I’m not predicting this, but I wouldn’t rush to buy at today’s prices.

So what to do with your money?

The smartest short-term investment I can think of (after paying off all-your high interest debt) is to keep your money on the sidelines someplace safe, like a bank.

The safest long-term investment I can think of (which is not necessarily the same as the smartest) are Treasury Inflation Protected Securities (TIPS), like the 3.375% TIPS maturing April 15, 2032, first suggested here a couple of years ago at 100 that I suggested selling in part at 132 a few weeks ago. They may certainly have further to fall, but are now more attractive again at around 119. At that price (which will eventually wend its way down to 100 on April 15, 2032), you are assured about a 2.4% return on top of inflation. I won’t reprise all the pluses and minuses, ins and outs of TIPS here, but you can use the Search feature of this web site (lower left) to find past columns and click here to see current TIPS prices (scroll down just below the chart to ‘Inflation Indexed Treasury’). If you decide to buy, you would want to do this only within your retirement plan, and would do it by calling your broker.

A less safe but I think still quite conservative long-term investment remains timber, via shares in Plum Creek Lumber (PCL) – not as attractive at its closing price of $30.20 last night as it was last August at $26.50; but 20 years from now, what difference will that make? And better at $30.20 than the $33 it touched just five weeks ago.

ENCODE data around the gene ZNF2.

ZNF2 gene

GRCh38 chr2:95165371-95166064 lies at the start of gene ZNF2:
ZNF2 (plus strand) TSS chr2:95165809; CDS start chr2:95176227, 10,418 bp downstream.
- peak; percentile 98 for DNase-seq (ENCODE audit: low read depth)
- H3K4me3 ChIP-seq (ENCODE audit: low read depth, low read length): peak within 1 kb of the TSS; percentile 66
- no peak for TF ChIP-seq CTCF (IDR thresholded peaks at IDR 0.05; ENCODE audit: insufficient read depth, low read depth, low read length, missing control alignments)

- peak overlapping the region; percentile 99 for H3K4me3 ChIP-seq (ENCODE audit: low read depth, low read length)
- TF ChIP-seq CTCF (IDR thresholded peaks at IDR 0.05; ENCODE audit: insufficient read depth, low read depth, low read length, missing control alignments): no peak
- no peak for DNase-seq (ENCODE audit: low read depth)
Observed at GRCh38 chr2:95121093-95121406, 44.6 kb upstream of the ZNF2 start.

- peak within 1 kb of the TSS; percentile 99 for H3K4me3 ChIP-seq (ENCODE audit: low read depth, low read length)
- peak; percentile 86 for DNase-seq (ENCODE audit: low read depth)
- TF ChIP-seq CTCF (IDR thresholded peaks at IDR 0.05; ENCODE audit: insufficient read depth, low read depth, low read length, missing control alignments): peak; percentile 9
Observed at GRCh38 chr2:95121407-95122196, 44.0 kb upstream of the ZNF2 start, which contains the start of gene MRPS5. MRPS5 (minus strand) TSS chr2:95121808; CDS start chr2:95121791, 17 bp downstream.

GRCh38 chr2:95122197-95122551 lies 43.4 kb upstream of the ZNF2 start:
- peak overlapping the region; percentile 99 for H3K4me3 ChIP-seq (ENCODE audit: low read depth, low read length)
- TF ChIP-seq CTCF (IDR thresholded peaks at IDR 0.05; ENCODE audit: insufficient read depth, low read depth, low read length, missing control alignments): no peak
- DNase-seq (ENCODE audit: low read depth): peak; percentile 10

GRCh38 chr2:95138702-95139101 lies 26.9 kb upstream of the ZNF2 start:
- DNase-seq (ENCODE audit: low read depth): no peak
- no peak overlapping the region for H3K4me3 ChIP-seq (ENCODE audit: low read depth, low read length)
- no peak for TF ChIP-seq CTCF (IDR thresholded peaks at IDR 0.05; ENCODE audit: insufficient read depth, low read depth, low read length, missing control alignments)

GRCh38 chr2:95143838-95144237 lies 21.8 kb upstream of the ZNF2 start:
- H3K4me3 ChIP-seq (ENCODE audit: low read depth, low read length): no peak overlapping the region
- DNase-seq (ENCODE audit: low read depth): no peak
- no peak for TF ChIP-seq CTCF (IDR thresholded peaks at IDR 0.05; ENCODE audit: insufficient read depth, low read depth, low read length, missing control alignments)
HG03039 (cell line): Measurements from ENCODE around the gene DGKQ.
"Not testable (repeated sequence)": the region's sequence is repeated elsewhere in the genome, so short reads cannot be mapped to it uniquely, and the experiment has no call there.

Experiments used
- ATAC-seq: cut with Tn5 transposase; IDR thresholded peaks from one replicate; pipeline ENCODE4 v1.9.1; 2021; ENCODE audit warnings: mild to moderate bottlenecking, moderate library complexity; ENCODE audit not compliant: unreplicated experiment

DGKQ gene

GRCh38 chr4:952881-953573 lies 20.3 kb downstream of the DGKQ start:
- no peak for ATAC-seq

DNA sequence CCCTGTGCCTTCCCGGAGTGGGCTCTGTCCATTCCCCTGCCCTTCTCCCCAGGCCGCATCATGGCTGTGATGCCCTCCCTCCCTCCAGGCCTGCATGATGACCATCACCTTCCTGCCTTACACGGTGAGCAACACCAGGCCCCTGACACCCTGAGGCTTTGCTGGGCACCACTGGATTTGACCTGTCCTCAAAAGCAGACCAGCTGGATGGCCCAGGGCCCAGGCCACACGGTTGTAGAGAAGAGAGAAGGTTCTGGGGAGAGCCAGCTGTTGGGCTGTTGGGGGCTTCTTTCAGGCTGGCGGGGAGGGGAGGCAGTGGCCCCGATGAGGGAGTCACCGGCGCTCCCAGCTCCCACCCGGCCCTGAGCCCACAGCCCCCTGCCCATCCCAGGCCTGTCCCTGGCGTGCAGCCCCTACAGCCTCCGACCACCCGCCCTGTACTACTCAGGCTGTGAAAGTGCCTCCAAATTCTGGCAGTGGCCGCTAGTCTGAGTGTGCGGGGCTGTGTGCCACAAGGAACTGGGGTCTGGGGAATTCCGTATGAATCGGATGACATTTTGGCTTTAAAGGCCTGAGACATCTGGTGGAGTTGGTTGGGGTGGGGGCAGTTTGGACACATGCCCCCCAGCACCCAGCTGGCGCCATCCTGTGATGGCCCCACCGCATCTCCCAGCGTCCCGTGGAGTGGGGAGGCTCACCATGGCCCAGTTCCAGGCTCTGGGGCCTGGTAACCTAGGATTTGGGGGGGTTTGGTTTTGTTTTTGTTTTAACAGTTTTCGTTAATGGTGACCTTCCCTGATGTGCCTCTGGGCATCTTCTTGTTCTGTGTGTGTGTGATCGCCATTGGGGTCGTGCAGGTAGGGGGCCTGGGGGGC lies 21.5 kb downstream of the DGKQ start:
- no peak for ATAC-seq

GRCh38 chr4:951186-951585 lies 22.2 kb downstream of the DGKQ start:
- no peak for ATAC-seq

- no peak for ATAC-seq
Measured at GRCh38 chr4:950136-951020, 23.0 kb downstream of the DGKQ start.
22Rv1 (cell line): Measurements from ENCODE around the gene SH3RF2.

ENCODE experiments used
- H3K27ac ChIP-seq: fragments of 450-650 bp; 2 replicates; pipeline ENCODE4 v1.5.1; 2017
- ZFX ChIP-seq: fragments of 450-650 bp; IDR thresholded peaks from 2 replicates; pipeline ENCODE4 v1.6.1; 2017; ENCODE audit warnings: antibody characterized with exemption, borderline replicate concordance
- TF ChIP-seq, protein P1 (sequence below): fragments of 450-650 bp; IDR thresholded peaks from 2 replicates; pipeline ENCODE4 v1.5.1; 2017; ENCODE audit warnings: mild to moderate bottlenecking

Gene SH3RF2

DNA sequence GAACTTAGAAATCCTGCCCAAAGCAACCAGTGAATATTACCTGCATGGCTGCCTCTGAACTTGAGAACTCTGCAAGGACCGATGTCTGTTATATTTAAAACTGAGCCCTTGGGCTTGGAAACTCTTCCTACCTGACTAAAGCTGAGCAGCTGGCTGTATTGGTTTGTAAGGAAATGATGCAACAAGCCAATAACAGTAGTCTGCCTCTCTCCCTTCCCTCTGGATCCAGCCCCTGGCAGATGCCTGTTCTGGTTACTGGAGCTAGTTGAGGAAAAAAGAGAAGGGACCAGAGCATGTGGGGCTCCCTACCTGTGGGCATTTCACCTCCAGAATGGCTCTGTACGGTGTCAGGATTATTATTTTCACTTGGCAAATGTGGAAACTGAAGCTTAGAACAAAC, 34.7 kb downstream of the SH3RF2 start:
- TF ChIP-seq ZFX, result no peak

A wildly risky investment I still like for the long-term is Borealis (BOREF), which will make veterans of this column roll their eyes (‘poor boy – and he had such a promising career’), but which continues to report progress. The stock is around $7, up nicely from where most of us bought it, but that’s not the point. This isn’t a stock you buy for a double. This is a lottery ticket you buy hoping for much more. As always, I caution you to invest only dollars you can truly afford to lose without regret. Most lottery tickets do not pay off. And as always, I disclose that I am awash with these shares, because what is life without a dream?

As most of you know, I think the bulk of whatever money you want to risk in the stock market should just go the simple, low-expense index-fund route (Vanguard being the most convenient low-cost vehicle). And that some of what you have in the market, if you are fortunate enough to be able to think in these terms, should be diversified into international mutual funds.

One closed-end country fund, the Templeton Russia Fund (TRF), suggested here in November of 2002 at 19, touched 46 a month ago. I suggested selling half, which was either smart (it closed last night at $35.70) or stupid (it closed last night at $35.70), depending on which half of your holding you choose to focus on. It’s a better value now than it was at 46 – and that pretty much exhausts my expertise on the topic.


Click here. (It gets funnier the further you read.)